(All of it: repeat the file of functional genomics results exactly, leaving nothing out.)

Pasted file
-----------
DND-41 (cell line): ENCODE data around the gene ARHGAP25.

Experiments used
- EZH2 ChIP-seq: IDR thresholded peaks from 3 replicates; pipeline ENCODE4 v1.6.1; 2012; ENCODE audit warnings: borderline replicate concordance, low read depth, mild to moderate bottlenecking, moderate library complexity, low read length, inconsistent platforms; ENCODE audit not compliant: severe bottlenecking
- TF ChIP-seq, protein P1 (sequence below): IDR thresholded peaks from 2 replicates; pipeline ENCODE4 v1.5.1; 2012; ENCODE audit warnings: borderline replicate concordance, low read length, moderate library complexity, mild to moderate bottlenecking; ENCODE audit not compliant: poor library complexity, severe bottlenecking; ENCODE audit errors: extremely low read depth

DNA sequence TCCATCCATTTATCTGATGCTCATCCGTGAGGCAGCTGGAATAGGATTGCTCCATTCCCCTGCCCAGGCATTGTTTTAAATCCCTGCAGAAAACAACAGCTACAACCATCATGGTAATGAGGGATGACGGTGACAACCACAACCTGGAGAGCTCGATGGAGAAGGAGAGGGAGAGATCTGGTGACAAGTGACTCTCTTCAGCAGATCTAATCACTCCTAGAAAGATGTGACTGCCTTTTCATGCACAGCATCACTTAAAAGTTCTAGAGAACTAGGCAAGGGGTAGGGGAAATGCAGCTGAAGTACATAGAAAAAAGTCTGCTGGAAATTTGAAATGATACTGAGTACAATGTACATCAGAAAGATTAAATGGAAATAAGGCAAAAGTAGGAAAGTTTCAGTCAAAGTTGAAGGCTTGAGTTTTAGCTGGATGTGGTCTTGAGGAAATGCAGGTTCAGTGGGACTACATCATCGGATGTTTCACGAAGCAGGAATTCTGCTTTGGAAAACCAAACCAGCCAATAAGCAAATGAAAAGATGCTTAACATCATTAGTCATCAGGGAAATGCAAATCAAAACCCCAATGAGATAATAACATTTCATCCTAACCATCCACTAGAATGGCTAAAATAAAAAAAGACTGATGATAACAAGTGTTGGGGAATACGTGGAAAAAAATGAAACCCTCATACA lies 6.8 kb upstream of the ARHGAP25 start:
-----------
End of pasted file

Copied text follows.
DND-41 (cell line): ENCODE data around the gene ARHGAP25.

Experiments used
- EZH2 ChIP-seq: IDR thresholded peaks from 3 replicates; pipeline ENCODE4 v1.6.1; 2012; ENCODE audit warnings: borderline replicate concordance, low read depth, mild to moderate bottlenecking, moderate library complexity, low read length, inconsistent platforms; ENCODE audit not compliant: severe bottlenecking
- TF ChIP-seq, protein P1 (sequence below): IDR thresholded peaks from 2 replicates; pipeline ENCODE4 v1.5.1; 2012; ENCODE audit warnings: borderline replicate concordance, low read length, moderate library complexity, mild to moderate bottlenecking; ENCODE audit not compliant: poor library complexity, severe bottlenecking; ENCODE audit errors: extremely low read depth

DNA sequence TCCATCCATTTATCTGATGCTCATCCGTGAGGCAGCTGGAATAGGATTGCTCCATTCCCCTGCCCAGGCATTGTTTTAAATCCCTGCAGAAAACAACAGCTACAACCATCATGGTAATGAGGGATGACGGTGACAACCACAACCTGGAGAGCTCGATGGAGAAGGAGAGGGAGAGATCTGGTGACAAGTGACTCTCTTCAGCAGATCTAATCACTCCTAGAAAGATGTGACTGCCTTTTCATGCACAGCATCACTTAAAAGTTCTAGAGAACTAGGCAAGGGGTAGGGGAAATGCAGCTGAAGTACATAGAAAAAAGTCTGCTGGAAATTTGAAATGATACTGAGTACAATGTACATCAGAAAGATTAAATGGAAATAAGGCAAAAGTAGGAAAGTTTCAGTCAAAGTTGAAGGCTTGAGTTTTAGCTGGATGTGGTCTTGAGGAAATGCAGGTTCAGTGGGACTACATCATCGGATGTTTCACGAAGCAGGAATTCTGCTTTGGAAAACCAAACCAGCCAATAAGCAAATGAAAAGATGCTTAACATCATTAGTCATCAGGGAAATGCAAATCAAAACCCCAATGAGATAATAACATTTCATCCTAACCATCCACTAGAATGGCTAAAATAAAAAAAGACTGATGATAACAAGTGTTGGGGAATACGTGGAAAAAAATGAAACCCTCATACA lies 6.8 kb upstream of the ARHGAP25 start: